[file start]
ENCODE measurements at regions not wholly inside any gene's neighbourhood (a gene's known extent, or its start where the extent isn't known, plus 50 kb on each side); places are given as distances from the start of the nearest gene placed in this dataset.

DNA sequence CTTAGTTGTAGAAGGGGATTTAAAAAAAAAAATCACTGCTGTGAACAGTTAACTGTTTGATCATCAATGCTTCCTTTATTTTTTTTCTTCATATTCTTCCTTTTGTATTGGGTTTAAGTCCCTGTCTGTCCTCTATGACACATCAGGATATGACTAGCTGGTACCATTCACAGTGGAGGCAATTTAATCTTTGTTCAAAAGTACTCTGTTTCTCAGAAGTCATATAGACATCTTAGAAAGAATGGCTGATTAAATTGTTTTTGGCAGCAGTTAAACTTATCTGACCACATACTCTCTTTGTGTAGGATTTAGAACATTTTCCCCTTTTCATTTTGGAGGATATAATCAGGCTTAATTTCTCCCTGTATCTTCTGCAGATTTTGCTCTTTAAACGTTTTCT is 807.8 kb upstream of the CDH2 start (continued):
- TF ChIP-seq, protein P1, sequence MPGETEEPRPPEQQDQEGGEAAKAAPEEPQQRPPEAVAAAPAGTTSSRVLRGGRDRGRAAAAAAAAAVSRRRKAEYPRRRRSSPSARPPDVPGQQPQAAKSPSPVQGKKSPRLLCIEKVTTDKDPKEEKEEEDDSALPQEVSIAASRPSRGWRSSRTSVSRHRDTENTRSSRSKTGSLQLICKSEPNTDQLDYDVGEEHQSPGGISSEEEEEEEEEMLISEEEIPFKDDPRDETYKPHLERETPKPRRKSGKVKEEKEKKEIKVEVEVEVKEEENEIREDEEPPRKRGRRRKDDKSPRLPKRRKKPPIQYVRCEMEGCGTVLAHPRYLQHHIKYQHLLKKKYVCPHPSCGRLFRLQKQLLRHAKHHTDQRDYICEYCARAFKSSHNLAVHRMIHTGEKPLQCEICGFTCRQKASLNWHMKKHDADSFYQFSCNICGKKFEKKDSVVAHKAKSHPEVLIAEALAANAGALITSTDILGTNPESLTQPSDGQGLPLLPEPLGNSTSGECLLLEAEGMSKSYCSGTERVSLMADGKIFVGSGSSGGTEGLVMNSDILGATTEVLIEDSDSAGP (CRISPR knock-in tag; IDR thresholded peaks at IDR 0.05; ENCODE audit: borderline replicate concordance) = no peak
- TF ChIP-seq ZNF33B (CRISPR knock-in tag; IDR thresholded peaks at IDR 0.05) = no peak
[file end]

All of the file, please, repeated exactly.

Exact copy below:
ENCODE measurements at regions not wholly inside any gene's neighbourhood (a gene's known extent, or its start where the extent isn't known, plus 50 kb on each side); places are given as distances from the start of the nearest gene placed in this dataset.

DNA sequence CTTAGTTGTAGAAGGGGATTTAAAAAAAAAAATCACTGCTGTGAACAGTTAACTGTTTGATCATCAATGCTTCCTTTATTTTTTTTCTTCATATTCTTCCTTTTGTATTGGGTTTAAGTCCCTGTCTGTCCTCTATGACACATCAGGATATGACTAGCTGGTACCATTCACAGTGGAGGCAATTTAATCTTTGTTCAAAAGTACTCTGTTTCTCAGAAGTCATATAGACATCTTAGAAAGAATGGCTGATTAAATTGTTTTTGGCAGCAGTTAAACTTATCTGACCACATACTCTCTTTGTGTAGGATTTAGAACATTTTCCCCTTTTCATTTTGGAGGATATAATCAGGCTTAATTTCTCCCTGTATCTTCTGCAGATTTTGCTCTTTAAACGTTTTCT is 807.8 kb upstream of the CDH2 start (continued):
- TF ChIP-seq, protein P1, sequence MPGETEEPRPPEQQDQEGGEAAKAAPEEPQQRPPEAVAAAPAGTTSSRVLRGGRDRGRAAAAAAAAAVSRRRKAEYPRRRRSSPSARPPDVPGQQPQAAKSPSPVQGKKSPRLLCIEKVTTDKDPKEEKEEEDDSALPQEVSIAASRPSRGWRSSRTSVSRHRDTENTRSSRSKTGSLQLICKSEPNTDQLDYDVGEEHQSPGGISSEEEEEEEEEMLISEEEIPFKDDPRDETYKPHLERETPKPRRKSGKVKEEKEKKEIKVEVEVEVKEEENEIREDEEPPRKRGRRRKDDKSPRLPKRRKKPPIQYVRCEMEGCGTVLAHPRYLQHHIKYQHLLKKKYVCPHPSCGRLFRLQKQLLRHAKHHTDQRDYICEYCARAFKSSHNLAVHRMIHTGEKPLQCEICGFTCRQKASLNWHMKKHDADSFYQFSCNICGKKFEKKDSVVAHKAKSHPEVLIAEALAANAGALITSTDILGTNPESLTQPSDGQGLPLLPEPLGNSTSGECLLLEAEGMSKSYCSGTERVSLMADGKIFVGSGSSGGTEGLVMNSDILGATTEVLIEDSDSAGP (CRISPR knock-in tag; IDR thresholded peaks at IDR 0.05; ENCODE audit: borderline replicate concordance) = no peak
- TF ChIP-seq ZNF33B (CRISPR knock-in tag; IDR thresholded peaks at IDR 0.05) = no peak